Legacy systems often lack the latest security features, and maintaining these older systems can be challenging and expensive. Take the University of Vermont Medical Center incident, where an email phishing attack led to cancelled surgical operations, delayed treatments for cancer patients, and impeded mammogram appointments. 

High-profile breaches build up hackers’ confidence. 

The 2023 Medibank breach exposed the personal and medical data of approximately 9.7 million customers. If Medibank can be breached, other institutions are also at risk. It serves as a cue to hackers that healthcare organizations have serious underlying security vulnerabilities waiting to be exploited. 

Delayed action to regulatory compliance.

Healthcare providers must comply with Health Insurance Portability and Accountability Act (HIPAA), which mandates the protection of personal health information (PHI). The pressure to adhere to these regulations can strain resources, especially in smaller healthcare facilities. They may lack the necessary funds or expertise to implement cybersecurity measures. And hackers know that. 

Healthcare staff aren’t prepared to deal with cyberattacks.

Dealing with patients is their top priority. And rightfully so. Medical professionals might not be equipped to grasp the complexity of interconnected devices, network entities, or defense systems. Security trainings often take a back seat.  

Multiple points of entry for attackers.

Innovation in medical devices is a boon. But a lack of cybersecurity measures when building these technologies is a bane. Implantable defibrillators, insulin pumps, x-beams, and more equipment are routine to medical facilities and accessible via a network. But with minimal security, they serve as multiple entry points for threat actors to launch a server attack or cripple networked assets.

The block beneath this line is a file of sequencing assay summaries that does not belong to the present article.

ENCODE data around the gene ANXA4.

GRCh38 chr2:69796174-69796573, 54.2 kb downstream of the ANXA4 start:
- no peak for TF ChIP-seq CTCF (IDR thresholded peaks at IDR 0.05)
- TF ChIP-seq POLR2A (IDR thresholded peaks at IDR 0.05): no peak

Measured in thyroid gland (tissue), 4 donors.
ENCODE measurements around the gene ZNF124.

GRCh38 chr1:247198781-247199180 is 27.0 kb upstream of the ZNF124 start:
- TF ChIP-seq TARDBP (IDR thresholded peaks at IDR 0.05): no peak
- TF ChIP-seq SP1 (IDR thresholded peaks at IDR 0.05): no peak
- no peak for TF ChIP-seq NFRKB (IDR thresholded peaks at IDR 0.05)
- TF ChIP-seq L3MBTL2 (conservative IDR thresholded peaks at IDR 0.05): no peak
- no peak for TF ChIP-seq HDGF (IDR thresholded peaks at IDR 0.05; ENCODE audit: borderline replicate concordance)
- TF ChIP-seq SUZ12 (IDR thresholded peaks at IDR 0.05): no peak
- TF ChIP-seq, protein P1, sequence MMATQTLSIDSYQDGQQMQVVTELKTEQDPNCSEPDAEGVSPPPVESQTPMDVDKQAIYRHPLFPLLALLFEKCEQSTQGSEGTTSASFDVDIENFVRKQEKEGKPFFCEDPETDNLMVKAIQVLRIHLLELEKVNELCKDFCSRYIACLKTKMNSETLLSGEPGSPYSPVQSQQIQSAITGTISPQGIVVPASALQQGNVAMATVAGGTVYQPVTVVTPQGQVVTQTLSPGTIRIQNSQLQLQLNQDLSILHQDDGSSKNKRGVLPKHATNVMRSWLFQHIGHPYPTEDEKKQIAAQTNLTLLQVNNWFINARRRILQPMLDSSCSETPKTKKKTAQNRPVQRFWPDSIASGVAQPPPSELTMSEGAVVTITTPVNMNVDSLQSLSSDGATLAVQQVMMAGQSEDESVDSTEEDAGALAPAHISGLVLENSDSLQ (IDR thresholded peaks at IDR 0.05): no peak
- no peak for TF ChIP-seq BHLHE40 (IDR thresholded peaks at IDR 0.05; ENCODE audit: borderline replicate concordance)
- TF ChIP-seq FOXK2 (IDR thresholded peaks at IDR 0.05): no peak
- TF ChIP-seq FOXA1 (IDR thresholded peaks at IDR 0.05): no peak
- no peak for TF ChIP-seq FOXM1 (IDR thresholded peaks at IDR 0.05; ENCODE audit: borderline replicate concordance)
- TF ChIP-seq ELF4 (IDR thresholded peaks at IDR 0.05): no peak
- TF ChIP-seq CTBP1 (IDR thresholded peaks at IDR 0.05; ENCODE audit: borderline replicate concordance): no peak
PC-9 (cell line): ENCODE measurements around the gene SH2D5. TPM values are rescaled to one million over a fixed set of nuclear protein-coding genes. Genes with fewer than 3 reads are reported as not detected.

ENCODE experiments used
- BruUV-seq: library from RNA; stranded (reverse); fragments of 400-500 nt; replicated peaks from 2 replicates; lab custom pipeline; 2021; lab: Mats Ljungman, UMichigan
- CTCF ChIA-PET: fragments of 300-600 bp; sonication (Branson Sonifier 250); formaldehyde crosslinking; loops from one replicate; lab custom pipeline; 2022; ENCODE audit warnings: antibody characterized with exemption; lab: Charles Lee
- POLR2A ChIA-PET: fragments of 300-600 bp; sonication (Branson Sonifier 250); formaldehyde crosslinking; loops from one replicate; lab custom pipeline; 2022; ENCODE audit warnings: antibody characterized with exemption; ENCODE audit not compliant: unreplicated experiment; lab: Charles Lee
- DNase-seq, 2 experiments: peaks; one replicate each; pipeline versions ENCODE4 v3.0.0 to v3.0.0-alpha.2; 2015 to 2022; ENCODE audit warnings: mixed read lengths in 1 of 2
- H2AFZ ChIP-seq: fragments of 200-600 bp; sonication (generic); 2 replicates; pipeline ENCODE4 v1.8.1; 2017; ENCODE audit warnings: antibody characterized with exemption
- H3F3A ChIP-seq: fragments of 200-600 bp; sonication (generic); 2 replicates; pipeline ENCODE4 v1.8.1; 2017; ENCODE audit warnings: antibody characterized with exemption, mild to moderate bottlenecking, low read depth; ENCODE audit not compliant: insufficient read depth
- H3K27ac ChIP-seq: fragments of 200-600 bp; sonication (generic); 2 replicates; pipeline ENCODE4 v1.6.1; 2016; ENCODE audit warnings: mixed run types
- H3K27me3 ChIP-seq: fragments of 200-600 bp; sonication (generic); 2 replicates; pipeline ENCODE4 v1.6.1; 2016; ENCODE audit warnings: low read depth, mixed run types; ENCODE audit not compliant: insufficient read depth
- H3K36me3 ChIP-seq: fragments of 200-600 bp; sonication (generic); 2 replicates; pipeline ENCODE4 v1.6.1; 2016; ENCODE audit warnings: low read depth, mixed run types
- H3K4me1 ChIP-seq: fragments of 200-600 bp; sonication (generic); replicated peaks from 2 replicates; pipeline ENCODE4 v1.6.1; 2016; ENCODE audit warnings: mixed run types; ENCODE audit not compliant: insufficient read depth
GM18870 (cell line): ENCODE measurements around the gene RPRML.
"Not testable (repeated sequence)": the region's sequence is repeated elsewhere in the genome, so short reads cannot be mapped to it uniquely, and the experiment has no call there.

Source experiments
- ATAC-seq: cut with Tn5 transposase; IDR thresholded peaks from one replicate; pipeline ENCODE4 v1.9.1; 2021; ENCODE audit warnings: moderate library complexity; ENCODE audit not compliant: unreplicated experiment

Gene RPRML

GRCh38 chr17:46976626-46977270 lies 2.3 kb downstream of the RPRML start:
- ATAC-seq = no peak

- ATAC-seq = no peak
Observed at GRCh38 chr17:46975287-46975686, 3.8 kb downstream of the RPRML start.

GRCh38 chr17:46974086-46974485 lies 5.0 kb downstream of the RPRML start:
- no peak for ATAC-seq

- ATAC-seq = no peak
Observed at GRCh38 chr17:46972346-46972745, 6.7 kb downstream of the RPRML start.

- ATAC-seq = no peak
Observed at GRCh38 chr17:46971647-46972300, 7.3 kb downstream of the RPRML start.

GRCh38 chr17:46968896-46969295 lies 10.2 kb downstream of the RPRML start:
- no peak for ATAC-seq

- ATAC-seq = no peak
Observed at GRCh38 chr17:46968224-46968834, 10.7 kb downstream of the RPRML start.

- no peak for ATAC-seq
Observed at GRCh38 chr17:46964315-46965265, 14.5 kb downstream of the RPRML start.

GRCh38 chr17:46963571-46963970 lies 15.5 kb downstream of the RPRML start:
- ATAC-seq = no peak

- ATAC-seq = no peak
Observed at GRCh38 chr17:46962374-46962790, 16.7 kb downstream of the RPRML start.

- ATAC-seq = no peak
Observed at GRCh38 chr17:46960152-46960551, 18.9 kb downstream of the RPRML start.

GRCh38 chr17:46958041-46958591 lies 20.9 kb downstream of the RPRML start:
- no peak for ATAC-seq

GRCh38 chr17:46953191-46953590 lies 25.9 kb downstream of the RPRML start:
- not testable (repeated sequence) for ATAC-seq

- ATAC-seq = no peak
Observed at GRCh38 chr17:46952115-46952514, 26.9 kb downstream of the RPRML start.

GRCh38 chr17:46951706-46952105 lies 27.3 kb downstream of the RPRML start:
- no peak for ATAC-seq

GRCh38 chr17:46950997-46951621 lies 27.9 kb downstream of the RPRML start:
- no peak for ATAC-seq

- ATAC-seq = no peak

Shared healthcare data framework lures attackers.

Interconnected devices transmit and collect data across systems, locations, organizations, and third-party partners. This network broadens the attack surface for hackers if medical devices don’t get timely lifecycle management services and software support. 

So, what can you do? How can you better position yourself to prevent breaches?

Have multiple layers of defense ready to stop cybercriminals in their tracks.

Assume you’re at a constant risk of external and internal threats. “One way to strengthen security for healthcare organizations is through the utilization of microsegmentation solutions, which separate networks into different zones and apply security controls to each segment to prevent cybercriminals from infiltrating an organization’s entire system,” says Chuck Suitor, Strategic Advisor to ColorTokens.  

So even if the hacker is able to infiltrate one part of the network, they cannot go deep into the systems and data to execute an attack. 

Venky Raju, Field CTO at ColorTokens, highlights in his post that adversaries are constantly trying to get into your network, figure out your environment, and move around to find out potential weaknesses. While multi-factor authentication (MFA) and endpoint detection and response (EDR) tools can detect most of these attempts, they aren’t fool proof. He recommends, “Microsegmentation is the only proven technique to limit the spread of lateral movement and contain the adversary to a few compromised systems.” 

Solution to the growing problems for hospitals is within reach. 

Hospitals often fail basic security hygiene tests, making them prime targets for extortion. Their willingness to pay ransomware demands is compounded by the fact that they can afford little to no downtime. 

But it’s not all gloom and doom. Reach out to us to know how ColorTokens Xshield can assist you in implementing microsegmentation at scale, delivering tangible results in under 90 days.